David Misselbrook was a South London GP for 30 years. He was involved with GP training, CPD development and medical ethics. He was teaching Family Medicine and ethics for RCSI Bahrain and has recently returned to the UK.
I grew up in the 1960s in a small country town imbued with a pervasive suspicion that the death of Queen Victoria may have been greatly exaggerated. Mind you, we experienced diversity in my school — there was a French boy called André. White, obviously. As children we sang unapologetically racist songs about the Italians and the Germans. Well, our fathers had won the war.
So my adult life, like many white Brits of my age, has been a gradual journey towards a better understanding of human identity. Tolerance. Diversity. Celebration of difference within our common humanity. But perhaps it came as something of a shock that “black lives matter” was still a necessary mantra as we head towards the third decade of the 21st century.
As a middle class white liberal it has sometimes been hard for me to understand white privilege. My parents came from a working class background, and as a grammar school boy I felt I worked for everything I got. But I have learned from talking to some of my friends. A younger friend, a church pastor, who has been repeatedly stopped by the police with no reason apparent but his skin colour. A high flying manager responsible for the running of a large chunk of Transport for London who, at a TFL social gathering, was assumed without enquiry to be a train guard or a porter.
There is an inequity of esteem somewhere deep within the western psyche. I don’t like it and I don’t really understand why we still have it. And if we will not address it within ourselves we could easily find ourselves kneeling on someone else’s neck – and we know that’s not always metaphorical. So I would like to tell you about my own recent refresher course in racism via two classic prize-winning novels.
I recently read a student’s work that referred to Harper Lee’s 1961 Pulitzer winning novel, To Kill a Mockingbird. I thought it was about time I actually read it. It is a staggeringly good novel. It defuses our instinctive reaction of disgust at overt and murderous racial inequality by telling the story through the eyes of a child, Scout, Atticus Finch’s precocious but perceptive daughter. Distancing us by one step from the events themselves releases the author from telling us what to think. We ourselves are enabled to work out the lives of the black population of Alabama in the 1930s. They were still seen as morally and intellectually inferior, still desperately poor and still had little control over their lives. How much difference had the abolition of slavery actually made? And how much progress has been made since, for the present peoples of Birmingham Alabama – or Birmingham UK? Some certainly, but why only some? And why might things even be drifting backwards from the heady days of the 1960s?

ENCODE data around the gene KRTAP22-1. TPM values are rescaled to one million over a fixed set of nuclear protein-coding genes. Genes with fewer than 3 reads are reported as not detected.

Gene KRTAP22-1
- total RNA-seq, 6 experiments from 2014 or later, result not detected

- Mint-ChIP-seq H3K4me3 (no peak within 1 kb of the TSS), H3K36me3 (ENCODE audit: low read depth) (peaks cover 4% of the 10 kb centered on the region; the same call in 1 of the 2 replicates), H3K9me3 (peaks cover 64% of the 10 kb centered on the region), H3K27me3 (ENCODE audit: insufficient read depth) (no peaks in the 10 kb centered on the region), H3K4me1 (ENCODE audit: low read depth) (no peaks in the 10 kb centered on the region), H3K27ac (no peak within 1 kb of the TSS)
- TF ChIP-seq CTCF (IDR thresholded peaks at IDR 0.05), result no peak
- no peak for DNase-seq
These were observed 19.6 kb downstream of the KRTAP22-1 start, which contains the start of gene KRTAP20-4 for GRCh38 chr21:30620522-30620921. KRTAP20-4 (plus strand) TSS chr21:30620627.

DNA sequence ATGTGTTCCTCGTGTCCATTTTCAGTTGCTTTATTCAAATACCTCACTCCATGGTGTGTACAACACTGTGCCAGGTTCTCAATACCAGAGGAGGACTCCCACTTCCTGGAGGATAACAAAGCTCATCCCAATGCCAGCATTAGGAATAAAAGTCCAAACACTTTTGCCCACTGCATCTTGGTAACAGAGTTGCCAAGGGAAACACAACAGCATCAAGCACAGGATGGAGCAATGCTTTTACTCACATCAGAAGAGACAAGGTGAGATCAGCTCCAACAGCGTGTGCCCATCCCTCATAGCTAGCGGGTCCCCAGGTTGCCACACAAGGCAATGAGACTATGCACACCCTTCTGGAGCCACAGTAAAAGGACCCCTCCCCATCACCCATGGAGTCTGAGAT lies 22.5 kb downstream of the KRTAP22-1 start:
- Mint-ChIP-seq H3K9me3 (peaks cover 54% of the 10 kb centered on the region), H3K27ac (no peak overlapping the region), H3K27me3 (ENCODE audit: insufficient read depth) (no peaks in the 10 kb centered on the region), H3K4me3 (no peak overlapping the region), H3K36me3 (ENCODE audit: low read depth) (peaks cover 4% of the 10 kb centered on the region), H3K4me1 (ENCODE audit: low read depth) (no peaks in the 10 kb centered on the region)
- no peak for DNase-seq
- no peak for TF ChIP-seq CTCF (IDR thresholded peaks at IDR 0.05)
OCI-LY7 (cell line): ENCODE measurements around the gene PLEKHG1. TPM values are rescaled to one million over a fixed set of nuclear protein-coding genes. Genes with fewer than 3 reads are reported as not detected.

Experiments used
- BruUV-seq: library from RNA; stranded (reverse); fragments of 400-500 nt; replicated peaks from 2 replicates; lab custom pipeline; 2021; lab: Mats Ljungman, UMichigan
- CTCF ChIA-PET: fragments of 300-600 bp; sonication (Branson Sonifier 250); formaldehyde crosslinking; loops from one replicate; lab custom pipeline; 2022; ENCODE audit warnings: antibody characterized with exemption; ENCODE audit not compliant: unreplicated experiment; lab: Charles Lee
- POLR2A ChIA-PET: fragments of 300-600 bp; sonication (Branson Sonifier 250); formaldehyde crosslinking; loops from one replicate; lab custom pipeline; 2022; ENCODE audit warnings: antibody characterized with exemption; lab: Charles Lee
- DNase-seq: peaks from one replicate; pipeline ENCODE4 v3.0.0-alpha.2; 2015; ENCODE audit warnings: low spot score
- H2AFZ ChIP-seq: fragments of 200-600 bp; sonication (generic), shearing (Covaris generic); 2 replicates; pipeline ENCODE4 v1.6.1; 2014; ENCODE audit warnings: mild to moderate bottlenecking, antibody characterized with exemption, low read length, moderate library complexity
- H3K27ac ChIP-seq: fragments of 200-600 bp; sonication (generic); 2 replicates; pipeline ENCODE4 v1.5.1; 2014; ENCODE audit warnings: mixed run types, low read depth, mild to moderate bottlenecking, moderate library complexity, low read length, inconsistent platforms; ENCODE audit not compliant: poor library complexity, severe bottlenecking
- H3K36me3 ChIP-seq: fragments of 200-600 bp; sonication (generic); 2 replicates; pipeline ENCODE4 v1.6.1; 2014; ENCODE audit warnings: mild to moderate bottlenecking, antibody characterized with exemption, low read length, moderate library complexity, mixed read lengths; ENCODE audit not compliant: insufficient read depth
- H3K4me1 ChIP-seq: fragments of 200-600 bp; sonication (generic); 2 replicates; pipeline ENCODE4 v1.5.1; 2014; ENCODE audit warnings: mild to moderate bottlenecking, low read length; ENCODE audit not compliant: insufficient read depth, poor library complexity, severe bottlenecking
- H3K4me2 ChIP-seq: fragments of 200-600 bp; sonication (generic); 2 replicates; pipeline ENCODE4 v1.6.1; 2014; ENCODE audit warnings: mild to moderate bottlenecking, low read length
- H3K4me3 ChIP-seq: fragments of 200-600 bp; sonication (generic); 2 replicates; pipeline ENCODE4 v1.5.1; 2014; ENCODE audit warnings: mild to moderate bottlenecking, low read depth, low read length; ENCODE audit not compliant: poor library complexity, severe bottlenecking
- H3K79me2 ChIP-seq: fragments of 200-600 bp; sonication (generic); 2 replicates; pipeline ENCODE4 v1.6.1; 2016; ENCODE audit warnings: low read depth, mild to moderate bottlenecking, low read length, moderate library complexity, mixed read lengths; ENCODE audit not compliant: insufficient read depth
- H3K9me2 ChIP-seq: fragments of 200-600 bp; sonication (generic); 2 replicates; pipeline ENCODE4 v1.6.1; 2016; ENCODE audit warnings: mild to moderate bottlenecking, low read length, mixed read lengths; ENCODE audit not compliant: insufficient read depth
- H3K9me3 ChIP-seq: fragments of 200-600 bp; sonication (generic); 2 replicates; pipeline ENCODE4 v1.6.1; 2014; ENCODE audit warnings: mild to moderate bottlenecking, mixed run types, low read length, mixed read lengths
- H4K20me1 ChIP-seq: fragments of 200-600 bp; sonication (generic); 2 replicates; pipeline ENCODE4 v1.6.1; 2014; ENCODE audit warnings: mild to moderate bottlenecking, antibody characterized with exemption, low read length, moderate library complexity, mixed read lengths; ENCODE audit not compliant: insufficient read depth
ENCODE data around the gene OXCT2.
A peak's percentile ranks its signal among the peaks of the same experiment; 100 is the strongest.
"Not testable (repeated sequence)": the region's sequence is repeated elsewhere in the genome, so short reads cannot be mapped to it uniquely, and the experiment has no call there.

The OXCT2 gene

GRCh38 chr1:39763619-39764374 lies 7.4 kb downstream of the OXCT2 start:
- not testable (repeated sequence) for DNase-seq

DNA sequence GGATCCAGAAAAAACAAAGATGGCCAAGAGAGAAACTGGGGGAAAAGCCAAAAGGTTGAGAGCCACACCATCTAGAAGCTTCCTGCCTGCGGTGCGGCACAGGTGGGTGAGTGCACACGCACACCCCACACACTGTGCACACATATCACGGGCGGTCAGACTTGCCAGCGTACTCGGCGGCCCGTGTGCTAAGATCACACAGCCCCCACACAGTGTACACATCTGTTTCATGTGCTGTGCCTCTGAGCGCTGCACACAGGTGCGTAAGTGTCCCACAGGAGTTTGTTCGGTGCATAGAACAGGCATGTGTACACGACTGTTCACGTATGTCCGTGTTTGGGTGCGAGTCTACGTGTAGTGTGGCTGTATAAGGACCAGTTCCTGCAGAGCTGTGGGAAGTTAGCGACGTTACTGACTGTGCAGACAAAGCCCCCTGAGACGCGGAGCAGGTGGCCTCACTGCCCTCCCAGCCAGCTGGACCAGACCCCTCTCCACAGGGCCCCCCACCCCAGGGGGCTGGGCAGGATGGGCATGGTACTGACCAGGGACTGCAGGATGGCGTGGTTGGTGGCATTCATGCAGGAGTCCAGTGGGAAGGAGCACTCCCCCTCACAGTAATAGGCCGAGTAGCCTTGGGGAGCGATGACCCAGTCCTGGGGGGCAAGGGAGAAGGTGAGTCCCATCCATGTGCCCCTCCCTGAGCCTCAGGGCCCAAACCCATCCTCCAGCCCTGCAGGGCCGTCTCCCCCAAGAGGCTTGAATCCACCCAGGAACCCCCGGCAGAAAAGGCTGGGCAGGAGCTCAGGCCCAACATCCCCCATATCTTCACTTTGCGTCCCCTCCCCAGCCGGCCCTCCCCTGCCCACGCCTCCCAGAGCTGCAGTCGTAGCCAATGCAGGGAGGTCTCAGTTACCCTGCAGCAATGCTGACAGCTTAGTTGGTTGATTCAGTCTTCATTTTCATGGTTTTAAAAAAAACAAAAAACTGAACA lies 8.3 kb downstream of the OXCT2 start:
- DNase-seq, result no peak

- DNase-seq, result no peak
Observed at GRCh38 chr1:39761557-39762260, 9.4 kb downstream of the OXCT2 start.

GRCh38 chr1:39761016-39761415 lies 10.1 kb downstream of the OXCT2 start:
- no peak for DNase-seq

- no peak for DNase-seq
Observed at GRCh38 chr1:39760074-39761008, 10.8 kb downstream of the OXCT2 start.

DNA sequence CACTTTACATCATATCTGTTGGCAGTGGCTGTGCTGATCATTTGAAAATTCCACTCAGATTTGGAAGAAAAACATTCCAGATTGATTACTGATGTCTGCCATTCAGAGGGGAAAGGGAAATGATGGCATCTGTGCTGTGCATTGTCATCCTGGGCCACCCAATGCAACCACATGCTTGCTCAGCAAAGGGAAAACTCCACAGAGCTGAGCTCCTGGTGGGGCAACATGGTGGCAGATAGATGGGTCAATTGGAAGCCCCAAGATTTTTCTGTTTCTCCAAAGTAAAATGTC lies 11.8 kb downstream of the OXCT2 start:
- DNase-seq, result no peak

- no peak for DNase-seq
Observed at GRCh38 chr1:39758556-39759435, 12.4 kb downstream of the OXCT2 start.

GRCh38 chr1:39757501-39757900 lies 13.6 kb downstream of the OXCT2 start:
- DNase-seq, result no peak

As a follow up I re-read Barry Unsworth’s 1992 Booker Prize winning Sacred Hunger. Again, a staggeringly good novel. This time about the slave trade in the middle of the 18th century. The cruelty that is possible between humans once we identify another as other is shocking and deeply depressing. But we see it ever in the human condition. The 7th century BC defensive walls at Choirokoitia, the Carthaginian’s treatment of the Romans, the Roman’s treatment of, well, pretty much everyone. Fill in the blanks yourself up to Stalin, Hitler, Pol Pot, extraordinary rendition, Guantanamo Bay, ISIS and drone attacks on other people’s citizens.
And what of ourselves — how careful are we about who sews our clothes or grows our mange-tout? Before we shrug off responsibility for the past pseudo-science of white superiority and enjoy the warm glow of Shaftsbury’s achievements in 1807 we should remember that the gangrene of racist supremacy is still with us, as is the simple fact that, to steal a phrase, wealth cascades down the generations. Even after a couple of centuries.
These two books have helped me to understand just a little bit more of why “black lives matter” matters.
These two books have helped me to understand just a little bit more of why “black lives matter” matters. And it has not escaped my attention that I, a prosperous white middle class liberal, have learned a little bit more not from George Floyd himself, who can no longer teach me, but from the perspectives of white protagonists, told by two white middle class liberals, Lee and Unsworth. Who both won prizes. With no one kneeling on their necks.
Are we really all in this together? It’s going to be a long road still. But read (or re-read) these two novels. We have to want to get better. It starts in our heads.
To Kill a Mockingbird. Harper Lee, 1960. Republished Arrow 2010
Sacred Hunger. Barry Unsworth. Penguin 1992.